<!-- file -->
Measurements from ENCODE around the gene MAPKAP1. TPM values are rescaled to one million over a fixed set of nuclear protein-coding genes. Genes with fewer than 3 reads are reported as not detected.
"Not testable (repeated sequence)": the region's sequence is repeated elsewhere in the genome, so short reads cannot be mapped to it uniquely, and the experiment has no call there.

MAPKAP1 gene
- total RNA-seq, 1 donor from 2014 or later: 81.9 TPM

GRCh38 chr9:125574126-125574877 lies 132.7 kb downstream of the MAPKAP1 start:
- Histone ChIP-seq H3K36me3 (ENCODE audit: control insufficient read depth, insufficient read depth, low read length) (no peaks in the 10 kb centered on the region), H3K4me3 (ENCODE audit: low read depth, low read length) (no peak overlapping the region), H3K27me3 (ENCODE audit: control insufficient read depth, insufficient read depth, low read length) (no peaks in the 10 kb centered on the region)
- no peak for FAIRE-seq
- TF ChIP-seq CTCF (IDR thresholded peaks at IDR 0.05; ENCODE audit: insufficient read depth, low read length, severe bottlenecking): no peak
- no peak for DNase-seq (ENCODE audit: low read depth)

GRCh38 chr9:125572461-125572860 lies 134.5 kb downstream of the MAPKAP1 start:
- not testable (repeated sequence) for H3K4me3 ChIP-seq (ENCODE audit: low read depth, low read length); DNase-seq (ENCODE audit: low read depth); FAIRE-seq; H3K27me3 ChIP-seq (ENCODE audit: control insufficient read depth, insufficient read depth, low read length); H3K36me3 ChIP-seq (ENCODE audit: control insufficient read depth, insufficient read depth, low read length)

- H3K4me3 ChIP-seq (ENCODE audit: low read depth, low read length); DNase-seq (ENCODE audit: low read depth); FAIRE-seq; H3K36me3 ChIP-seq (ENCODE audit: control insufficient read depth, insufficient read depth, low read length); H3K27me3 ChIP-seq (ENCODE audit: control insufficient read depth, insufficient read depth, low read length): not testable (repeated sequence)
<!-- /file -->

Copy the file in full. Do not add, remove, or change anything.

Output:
Measurements from ENCODE around the gene MAPKAP1. TPM values are rescaled to one million over a fixed set of nuclear protein-coding genes. Genes with fewer than 3 reads are reported as not detected.
"Not testable (repeated sequence)": the region's sequence is repeated elsewhere in the genome, so short reads cannot be mapped to it uniquely, and the experiment has no call there.

MAPKAP1 gene
- total RNA-seq, 1 donor from 2014 or later: 81.9 TPM

GRCh38 chr9:125574126-125574877 lies 132.7 kb downstream of the MAPKAP1 start:
- Histone ChIP-seq H3K36me3 (ENCODE audit: control insufficient read depth, insufficient read depth, low read length) (no peaks in the 10 kb centered on the region), H3K4me3 (ENCODE audit: low read depth, low read length) (no peak overlapping the region), H3K27me3 (ENCODE audit: control insufficient read depth, insufficient read depth, low read length) (no peaks in the 10 kb centered on the region)
- no peak for FAIRE-seq
- TF ChIP-seq CTCF (IDR thresholded peaks at IDR 0.05; ENCODE audit: insufficient read depth, low read length, severe bottlenecking): no peak
- no peak for DNase-seq (ENCODE audit: low read depth)

GRCh38 chr9:125572461-125572860 lies 134.5 kb downstream of the MAPKAP1 start:
- not testable (repeated sequence) for H3K4me3 ChIP-seq (ENCODE audit: low read depth, low read length); DNase-seq (ENCODE audit: low read depth); FAIRE-seq; H3K27me3 ChIP-seq (ENCODE audit: control insufficient read depth, insufficient read depth, low read length); H3K36me3 ChIP-seq (ENCODE audit: control insufficient read depth, insufficient read depth, low read length)

- H3K4me3 ChIP-seq (ENCODE audit: low read depth, low read length); DNase-seq (ENCODE audit: low read depth); FAIRE-seq; H3K36me3 ChIP-seq (ENCODE audit: control insufficient read depth, insufficient read depth, low read length); H3K27me3 ChIP-seq (ENCODE audit: control insufficient read depth, insufficient read depth, low read length): not testable (repeated sequence)